President Joe Biden's proclamation pardoning thousands of Americans who had been federally charged with simple possession of marijuana does not apply to members of the U.S. military, according to the White House.
A White House official told Military.com that Biden's pardon "does not extend to UCMJ offenses," referencing the Uniform Code of Military Justice -- the federal body of laws enacted by Congress that applies to active-duty military service members and some retirees accepting a pension.
The pardons, which the White House announced Thursday and are solely for simple possession of marijuana, cover roughly 6,500 Americans, none of whom are currently in federal prison. Any Americans with other charges would not be covered by the Biden order. However, the vast majority of marijuana convictions, and punishments, happen at the state level.
While the president does have the unilateral right to alter certain punishments under the Manual for Courts-Martial, a major change to the Uniform Code of Military Justice would have to be made by Congress. A marijuana possession charge carries a potential penalty of dishonorable discharge, forfeiture of pay and a two-year maximum punishment, according to the Manual for Courts-Martial. The punishment is often far less in practice.
Pentagon spokesman Maj. Charlie Dietz, when asked how Biden's proclamation could be applied to service members, told Military.com, "It looks like there are many steps that the lawmakers need to do before we can even begin to process whatever comes."
Biden also called on the secretary of Health and Human Services and the U.S. attorney general to examine how marijuana is classified as a Schedule I drug, offering the same possible punishments as possessing drugs such as heroin or LSD. The president also encouraged state governors to reevaluate their marijuana laws.
"I'm calling on governors to pardon simple state marijuana possession offenses," Biden said in a press release. "Just as no one should be in a federal prison solely for possessing marijuana, no one should be in a local jail or state prison for that reason, either."
While the president's pardon may not help service members or retirees charged under the UCMJ, it could help broaden the pool of Americans who could now qualify for military service as many of the branches face the toughest recruiting environment in decades and start testing out their own policy changes that could offer leniency for prior drug users to join.
A study from the Pentagon recently revealed by Military.com shows that 77% of young Americans would not qualify for military service. Drug and alcohol abuse accounted for 8% of potential recruits between the ages of 17 -24 being dismissed from joining the ranks.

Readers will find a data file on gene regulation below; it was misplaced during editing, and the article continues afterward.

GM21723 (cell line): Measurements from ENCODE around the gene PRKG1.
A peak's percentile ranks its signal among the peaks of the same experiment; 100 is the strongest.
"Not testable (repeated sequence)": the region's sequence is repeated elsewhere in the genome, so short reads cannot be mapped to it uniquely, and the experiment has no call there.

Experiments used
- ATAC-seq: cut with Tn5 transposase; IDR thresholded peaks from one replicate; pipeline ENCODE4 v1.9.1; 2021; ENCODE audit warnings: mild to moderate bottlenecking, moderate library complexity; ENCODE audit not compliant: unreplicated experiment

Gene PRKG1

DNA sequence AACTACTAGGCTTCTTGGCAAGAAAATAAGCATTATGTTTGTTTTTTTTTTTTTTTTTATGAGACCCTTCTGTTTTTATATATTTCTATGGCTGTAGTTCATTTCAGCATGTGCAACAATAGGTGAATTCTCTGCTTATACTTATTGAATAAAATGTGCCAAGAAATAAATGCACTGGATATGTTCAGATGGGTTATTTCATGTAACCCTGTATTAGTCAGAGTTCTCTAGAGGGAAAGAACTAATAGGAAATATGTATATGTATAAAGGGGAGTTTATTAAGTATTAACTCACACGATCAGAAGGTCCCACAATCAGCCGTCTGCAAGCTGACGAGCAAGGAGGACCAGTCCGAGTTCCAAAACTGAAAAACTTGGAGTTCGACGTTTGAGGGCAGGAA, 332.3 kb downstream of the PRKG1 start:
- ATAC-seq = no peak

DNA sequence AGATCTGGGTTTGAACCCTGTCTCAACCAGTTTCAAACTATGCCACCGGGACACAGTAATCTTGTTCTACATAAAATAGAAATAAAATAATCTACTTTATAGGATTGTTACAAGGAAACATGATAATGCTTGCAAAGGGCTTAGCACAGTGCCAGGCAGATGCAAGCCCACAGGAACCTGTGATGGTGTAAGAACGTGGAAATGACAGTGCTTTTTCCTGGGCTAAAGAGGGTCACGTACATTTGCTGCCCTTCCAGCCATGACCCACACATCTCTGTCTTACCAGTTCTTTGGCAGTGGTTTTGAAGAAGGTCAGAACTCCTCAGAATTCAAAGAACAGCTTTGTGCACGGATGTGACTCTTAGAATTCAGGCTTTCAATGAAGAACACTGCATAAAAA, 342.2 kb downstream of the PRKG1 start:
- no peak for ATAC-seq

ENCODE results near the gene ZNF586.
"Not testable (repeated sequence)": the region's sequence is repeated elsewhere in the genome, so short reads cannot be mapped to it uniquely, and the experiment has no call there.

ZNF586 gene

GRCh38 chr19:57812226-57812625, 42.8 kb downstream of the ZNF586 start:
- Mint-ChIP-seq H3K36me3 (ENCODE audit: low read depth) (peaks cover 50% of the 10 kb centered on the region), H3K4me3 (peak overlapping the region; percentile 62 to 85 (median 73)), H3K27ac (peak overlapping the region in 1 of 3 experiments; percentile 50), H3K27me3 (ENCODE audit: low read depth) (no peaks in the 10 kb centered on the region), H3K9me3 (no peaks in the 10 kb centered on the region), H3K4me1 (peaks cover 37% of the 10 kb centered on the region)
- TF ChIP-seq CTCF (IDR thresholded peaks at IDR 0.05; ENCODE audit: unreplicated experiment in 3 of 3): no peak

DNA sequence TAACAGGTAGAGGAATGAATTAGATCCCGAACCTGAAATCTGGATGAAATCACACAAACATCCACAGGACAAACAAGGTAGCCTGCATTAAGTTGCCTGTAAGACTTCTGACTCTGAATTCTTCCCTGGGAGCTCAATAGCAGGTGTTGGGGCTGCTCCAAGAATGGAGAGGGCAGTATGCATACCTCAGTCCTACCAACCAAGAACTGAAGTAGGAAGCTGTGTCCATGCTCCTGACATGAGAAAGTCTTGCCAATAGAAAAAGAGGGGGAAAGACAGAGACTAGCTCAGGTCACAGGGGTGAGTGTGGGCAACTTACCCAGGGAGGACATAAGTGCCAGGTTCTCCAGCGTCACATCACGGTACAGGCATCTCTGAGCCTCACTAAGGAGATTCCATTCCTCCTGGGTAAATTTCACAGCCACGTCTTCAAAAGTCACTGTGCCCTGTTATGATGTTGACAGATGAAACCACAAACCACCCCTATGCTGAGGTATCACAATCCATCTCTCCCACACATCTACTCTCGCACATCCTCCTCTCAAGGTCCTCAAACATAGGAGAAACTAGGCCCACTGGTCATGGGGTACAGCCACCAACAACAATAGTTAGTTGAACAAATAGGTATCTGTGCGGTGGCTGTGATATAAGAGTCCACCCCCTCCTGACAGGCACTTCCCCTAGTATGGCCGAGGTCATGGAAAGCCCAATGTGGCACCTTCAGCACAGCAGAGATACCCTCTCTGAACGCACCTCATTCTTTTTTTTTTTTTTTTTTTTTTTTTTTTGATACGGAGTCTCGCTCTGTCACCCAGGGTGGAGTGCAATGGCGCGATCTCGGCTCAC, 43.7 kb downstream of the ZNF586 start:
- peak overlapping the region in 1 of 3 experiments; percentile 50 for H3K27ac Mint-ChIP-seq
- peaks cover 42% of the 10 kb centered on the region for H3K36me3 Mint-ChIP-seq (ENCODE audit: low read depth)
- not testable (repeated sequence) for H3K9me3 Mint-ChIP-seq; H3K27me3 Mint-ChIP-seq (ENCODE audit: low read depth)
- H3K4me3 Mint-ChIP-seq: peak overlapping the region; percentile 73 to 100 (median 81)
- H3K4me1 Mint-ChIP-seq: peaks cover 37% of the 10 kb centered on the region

Eric Carpenter, an associate professor of law at Florida International University who specializes in military justice, said the UCMJ applies to service members first, before federal or state laws are applied.
While Biden's pardon does nothing for troops, Carpenter said the move does signal to federal prosecutors across the country that those simple marijuana possession charges would not be worth pursuing, which could reduce the number of people barred from service by future convictions.
"This will open up a lot of people to come into the services," Carpenter told Military.com. "But once they're in, the UCMJ will apply to them."
Marijuana use has gained popularity in America. According to an August poll from Gallup, 16% of Americans say they currently smoke marijuana, whereas a new low of 11% of American adults reported being tobacco smokers.
"Americans' regular use of marijuana is modestly higher than cigarettes at this point, but the trend over recent decades in marijuana use is upward," the Gallup findings showed.
The vast majority of states have legalized marijuana for medical use, recreational use or both. Only 11 states have not allowed marijuana in any form: Indiana, Wisconsin, Kentucky, Tennessee, North Carolina, South Carolina, Idaho, Wyoming, Nebraska, Kansas and Texas, according to MJBizDaily, a trade publication that follows the industry.
Notably, more than 50% of all new recruits come from states where marijuana is now legal, at least for medicinal use, according to a 2021 study by Rand Corp., a think tank that researches issues facing the military.
While marijuana and other THC-related products may be legal in many states, they are still illegal at the federal level and, therefore, outlawed for service members under the UCMJ.
But some military branches have been workshopping policies that would give drug users a second chance at joining the ranks.
Department of the Air Force spokeswoman Ann Stefanek said late last month that the Air Force and Space Force are starting a two-year pilot program that would allow certain applicants who test positive for THC -- the main psychoactive component in marijuana -- to retest at a later date.
"The pilot program offers some prospective applicants an opportunity to retest after 90 days if they are granted a waiver," Stefanek said in an emailed statement. "If those who have been granted a waiver pass a second test, candidates will be allowed to enlist."
Under previous Department of the Air Force policy, a positive THC screening at a Military Entrance Processing Station -- or MEPS -- would have excluded a candidate from joining.
If they test negative for THC 90 days later and enlist, "they must adhere to the Uniform Code of Military Justice and DAF policy, which prohibit drug use," Stefanek added.
-- Thomas Novelly can be reached at firstname.lastname@example.org. Follow him on Twitter @TomNovelly.